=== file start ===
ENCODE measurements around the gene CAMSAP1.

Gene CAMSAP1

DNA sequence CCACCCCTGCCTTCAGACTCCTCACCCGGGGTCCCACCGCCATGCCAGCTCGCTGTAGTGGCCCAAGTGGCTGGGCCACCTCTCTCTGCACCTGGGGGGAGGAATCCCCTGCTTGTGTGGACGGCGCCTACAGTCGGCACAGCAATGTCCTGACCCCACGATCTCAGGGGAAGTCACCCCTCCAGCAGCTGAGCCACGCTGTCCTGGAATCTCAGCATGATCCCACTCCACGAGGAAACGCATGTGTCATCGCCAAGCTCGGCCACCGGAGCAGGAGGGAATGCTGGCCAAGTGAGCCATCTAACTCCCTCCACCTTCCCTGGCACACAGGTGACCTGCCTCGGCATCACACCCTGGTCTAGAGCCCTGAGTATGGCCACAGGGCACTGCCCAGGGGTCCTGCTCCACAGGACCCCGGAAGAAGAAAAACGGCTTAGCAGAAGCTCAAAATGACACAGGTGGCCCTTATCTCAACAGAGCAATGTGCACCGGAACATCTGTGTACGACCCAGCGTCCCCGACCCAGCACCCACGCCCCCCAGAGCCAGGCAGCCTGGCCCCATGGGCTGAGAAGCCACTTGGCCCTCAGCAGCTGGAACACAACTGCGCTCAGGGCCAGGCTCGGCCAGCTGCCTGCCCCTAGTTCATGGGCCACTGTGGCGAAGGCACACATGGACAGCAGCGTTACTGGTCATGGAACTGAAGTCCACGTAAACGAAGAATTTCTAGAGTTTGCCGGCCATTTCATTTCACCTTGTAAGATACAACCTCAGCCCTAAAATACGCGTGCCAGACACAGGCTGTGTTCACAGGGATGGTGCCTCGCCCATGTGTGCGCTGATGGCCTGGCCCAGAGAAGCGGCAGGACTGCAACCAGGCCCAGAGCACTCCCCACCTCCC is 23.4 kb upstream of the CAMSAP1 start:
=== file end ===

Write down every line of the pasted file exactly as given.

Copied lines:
ENCODE measurements around the gene CAMSAP1.

Gene CAMSAP1

DNA sequence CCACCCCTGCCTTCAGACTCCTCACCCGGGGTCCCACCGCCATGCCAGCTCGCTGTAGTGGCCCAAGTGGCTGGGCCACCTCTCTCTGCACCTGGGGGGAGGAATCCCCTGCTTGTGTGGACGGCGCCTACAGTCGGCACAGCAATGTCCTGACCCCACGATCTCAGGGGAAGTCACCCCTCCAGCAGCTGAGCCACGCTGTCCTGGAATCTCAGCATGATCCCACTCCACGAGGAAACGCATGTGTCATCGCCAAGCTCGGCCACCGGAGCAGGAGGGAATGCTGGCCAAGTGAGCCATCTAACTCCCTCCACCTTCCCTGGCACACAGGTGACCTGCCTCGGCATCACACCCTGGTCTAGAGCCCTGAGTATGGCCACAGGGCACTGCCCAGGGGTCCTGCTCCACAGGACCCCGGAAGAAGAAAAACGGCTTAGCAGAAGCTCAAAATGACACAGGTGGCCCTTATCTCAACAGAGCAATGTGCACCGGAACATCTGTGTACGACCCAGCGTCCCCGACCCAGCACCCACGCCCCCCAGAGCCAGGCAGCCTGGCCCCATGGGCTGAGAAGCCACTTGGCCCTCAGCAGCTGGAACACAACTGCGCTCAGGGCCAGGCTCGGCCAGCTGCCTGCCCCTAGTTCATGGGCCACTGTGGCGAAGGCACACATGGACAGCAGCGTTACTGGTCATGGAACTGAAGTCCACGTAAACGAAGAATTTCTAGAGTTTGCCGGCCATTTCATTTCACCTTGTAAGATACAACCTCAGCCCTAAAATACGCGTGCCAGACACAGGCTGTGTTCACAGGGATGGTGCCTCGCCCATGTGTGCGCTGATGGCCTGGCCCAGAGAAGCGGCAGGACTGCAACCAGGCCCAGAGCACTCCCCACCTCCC is 23.4 kb upstream of the CAMSAP1 start: